As time went on, some of the people on the mining claims became marijuana growers on the public lands, evolving into incidents where they made threats against the Forest Service and also the public who wanted to hike and fish in the region.
Beginning in early 1984 and lasting for several years' time, a special law enforcement task force was organized consisting of people from the Forest Service and Trinity County Sheriff's Office, the task force's headquarters set up at the Denny Guard (fire) Station. They raided marijuana gardens up the trails and initiated the clean-up of "grow" camps where much garbage and refuse had been deposited within the Trinity Alps Wilderness and elsewhere. The special program led to the successful removal of many of the growers from the public lands up the New River.
Denny made news another time, in February 1978, when one evening two men argued over a dog. Drinking and visiting with Doug Mc Gimsey in McGimsey's cabin, Mike Smith confessed to Ed Irvin that he had shot and killed Irvin's dog, which had been missing. (Irvin had thought the dog—which locally was known to attack and bite Irvin's neighbors—had probably gone off and died from heartworms. When Irvin found this out, he took a knife to Smith's abdomen, wounding him but not killing him. As Irvin walked out of the cabin and up the nearby hill, Smith grabbed McGimsey's shotgun and shot Irvin in the back. While Irvin lay there dying, Smith left and returned to his own cabin across the New River from McGimsey's cabin.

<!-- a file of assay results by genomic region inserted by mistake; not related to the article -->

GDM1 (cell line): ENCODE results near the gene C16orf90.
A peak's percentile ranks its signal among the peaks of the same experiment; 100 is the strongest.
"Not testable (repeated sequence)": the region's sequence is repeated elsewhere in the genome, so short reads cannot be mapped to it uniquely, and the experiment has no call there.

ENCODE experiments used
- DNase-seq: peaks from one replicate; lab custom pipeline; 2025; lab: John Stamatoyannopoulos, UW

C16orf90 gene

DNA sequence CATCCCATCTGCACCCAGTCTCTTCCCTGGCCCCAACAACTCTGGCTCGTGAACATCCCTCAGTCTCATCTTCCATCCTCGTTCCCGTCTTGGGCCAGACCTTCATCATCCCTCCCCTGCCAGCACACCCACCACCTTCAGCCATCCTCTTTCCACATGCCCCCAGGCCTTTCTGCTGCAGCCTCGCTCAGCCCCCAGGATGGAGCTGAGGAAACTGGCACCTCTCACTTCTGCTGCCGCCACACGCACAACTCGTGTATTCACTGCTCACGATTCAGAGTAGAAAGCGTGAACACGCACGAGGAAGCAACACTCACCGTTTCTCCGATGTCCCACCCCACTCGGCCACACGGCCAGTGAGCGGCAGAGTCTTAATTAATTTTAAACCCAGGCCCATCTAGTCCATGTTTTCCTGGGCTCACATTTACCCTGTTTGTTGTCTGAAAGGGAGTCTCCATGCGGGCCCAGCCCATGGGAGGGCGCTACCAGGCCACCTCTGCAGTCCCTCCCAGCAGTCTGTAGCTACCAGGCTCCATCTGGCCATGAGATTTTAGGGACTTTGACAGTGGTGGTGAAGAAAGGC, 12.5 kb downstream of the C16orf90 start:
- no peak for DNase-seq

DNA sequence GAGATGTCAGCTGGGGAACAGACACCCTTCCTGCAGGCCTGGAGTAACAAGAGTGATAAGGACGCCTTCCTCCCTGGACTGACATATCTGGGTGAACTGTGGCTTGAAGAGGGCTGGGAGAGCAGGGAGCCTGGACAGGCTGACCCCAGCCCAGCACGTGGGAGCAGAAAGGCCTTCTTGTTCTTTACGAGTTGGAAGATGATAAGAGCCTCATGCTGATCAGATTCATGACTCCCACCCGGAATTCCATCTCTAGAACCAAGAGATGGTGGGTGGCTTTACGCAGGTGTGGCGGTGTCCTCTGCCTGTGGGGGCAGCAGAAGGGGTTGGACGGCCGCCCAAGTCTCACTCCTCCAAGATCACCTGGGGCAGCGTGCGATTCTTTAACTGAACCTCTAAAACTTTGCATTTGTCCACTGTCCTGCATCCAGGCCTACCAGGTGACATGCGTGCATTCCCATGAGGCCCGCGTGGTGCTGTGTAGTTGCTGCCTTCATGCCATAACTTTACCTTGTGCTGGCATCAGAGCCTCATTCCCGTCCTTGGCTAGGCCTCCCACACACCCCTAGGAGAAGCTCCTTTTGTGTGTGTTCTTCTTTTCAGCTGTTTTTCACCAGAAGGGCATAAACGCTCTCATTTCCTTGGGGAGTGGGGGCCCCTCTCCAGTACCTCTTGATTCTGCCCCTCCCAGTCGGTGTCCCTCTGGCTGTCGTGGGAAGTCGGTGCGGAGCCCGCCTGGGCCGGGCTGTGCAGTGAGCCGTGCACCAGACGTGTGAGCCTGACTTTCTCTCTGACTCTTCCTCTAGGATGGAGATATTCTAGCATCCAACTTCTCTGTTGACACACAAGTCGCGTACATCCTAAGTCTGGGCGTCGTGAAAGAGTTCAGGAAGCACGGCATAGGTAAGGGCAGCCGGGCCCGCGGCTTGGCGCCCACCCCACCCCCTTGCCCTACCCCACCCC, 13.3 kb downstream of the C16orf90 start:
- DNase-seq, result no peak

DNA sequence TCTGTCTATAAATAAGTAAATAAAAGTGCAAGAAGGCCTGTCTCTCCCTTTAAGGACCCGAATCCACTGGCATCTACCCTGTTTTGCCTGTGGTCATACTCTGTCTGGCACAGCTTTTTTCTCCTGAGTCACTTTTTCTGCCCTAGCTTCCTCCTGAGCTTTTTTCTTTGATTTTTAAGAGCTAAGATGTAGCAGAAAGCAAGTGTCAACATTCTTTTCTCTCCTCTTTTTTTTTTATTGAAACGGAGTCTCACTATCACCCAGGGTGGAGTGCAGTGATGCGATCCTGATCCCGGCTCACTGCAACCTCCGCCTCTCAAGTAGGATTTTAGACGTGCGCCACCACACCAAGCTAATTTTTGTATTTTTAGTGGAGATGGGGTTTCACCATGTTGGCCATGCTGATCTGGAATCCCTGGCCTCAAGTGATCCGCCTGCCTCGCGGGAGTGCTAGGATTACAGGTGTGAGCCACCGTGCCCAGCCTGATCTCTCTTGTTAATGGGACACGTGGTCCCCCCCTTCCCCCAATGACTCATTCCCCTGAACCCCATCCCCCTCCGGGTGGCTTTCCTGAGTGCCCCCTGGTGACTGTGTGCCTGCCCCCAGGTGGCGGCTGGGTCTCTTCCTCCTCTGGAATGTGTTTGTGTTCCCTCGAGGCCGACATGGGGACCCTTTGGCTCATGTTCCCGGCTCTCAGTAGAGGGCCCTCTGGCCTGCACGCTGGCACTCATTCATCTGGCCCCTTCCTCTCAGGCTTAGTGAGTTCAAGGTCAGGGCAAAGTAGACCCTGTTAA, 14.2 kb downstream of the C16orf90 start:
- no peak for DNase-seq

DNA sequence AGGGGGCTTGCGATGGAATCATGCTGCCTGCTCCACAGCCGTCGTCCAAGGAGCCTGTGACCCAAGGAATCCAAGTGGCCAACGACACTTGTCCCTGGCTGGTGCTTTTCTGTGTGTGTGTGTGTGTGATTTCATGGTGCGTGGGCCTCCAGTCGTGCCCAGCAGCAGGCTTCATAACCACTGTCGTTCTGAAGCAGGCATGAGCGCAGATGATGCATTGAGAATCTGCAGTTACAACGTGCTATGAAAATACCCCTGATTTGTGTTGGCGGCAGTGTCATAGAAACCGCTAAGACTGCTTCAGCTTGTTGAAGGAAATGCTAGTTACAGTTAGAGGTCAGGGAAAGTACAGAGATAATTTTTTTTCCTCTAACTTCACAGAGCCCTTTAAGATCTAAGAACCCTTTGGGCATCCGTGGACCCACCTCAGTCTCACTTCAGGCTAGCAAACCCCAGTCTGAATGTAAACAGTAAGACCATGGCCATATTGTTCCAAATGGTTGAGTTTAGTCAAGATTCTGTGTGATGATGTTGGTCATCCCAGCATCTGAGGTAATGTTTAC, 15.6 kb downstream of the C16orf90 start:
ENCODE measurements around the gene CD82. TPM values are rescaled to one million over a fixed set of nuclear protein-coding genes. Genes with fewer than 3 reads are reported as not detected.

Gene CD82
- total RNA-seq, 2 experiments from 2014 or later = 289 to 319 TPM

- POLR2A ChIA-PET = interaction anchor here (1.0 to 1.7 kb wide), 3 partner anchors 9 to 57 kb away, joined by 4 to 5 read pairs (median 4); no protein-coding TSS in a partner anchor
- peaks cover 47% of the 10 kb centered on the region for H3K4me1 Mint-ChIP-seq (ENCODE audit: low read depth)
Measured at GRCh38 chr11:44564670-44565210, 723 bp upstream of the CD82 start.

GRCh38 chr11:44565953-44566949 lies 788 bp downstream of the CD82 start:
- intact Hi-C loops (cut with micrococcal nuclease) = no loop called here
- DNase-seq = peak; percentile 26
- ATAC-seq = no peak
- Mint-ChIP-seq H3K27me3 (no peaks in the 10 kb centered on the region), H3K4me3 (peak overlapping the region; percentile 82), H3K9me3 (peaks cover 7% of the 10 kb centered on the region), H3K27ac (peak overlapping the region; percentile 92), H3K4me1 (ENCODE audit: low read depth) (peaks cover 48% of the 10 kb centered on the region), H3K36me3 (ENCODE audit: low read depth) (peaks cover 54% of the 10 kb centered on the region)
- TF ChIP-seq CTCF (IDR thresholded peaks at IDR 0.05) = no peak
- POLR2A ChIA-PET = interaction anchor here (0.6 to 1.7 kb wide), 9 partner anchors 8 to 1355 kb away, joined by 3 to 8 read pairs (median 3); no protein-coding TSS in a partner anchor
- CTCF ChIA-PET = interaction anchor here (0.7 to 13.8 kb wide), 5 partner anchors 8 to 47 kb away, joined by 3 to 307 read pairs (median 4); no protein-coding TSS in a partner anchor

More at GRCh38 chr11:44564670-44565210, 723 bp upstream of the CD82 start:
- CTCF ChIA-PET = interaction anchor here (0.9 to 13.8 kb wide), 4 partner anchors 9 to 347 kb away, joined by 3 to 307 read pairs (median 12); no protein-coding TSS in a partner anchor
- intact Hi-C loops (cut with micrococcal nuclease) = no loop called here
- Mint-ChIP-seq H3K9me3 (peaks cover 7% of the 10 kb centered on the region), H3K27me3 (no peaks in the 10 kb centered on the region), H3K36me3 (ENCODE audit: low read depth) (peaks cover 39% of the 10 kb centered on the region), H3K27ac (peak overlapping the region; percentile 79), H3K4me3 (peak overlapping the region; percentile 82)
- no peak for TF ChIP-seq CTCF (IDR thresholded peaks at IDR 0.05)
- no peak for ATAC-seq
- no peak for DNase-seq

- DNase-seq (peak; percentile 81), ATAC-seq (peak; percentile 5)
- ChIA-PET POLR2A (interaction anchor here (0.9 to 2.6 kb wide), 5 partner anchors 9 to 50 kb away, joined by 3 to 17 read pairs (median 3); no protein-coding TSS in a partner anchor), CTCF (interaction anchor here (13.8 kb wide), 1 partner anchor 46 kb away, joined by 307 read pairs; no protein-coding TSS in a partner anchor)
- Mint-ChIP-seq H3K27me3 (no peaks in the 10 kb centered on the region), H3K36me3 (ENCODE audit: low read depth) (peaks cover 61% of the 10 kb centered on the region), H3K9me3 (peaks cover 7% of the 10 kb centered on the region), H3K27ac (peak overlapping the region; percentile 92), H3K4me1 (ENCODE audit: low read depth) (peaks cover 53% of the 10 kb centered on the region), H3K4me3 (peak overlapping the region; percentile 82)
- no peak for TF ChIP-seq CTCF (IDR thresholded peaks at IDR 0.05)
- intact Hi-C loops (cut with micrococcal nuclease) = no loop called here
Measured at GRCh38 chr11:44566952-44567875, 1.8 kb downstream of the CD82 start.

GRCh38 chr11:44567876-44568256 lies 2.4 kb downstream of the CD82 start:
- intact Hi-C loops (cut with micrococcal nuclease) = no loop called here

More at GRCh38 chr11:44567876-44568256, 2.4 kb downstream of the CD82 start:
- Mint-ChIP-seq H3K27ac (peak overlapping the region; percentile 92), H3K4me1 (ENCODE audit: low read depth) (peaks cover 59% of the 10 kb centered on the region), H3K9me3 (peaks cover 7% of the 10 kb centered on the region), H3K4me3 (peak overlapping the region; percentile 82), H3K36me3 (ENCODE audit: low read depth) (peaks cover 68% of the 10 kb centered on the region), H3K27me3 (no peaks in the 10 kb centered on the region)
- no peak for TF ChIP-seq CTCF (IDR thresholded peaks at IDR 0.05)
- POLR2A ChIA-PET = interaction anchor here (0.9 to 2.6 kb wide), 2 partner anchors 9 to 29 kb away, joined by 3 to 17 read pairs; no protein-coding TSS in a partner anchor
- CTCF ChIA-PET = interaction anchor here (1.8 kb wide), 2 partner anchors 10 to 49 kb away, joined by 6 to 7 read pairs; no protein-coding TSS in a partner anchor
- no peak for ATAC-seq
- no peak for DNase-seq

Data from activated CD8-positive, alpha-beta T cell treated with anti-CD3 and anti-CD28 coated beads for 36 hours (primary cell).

Trinity County deputies came onto the scene, most of them having to travel from a couple hours' away, and found Irvin still alive, but lying there on the ground. They continued on across the river to arrest Smith and left one deputy behind to tend Irvin while waiting for the ambulance; Irvin died a little while later. After much shooting back and forth in the dark between Smith and the deputies, Smith was apprehended—later to be found guilty of manslaughter and sentenced to seven years in prison—while another person, teenager Dana Humphrey who had come onto the scene with Irvin's son, Chayne, had been shot and killed during the confusion. Chayne was wounded in his thigh.
A store was operated full time at Denny until the early 1970s, then intermittently for a few years, and then not at all. There is no store there now, although the little log structure still stands on the side of the road for passersby to view as they drive by. The road to Denny from Highway 299 West at Hawkins Bar is only about 19 miles but takes close to an hour to drive due to the number of curves and steep terrain.
Actor Ed Flanders, who owned and lived on the nearby Dailey Ranch for several years, died there in 1995.
Denny is the gateway to the western portion of the Trinity Alps Wilderness Area.
- "Denny". Geographic Names Information System. United States Geological Survey.
- Berrien, Gay Holland,Grover Hayden Ladd, A New River Packer, Naturegraph Books, Happy Camp, CA, 2014
- New River Mining District Minutes for September 7, 1884, on file at Trinity County Courthouse, Weaverville, CA
- Letter from General James W. Denver to Rohnerville, CA, Herald, December 19, 1891; George C. Burns, Denver, the Man, published by author, 1949
- Quimby and Thomas marriage records on file at Trinity County Courthouse, Weaverville, CA
- Trinity Journal, Weaverville, CA, April 22, 1971; Klam-Ity Kourier, Willow Creek, CA, April 28, 1971
- Trinity Journal, Weaverville, CA, March 7, 1984
- Trinity Journal, Weaverville, CA, February 23, 1978
- Record Searchlight, Redding, CA, November 14, 1978
- Ed Flanders biography (1934-1995), http://www.filmreference.com/film/67/Ed-Flanders.html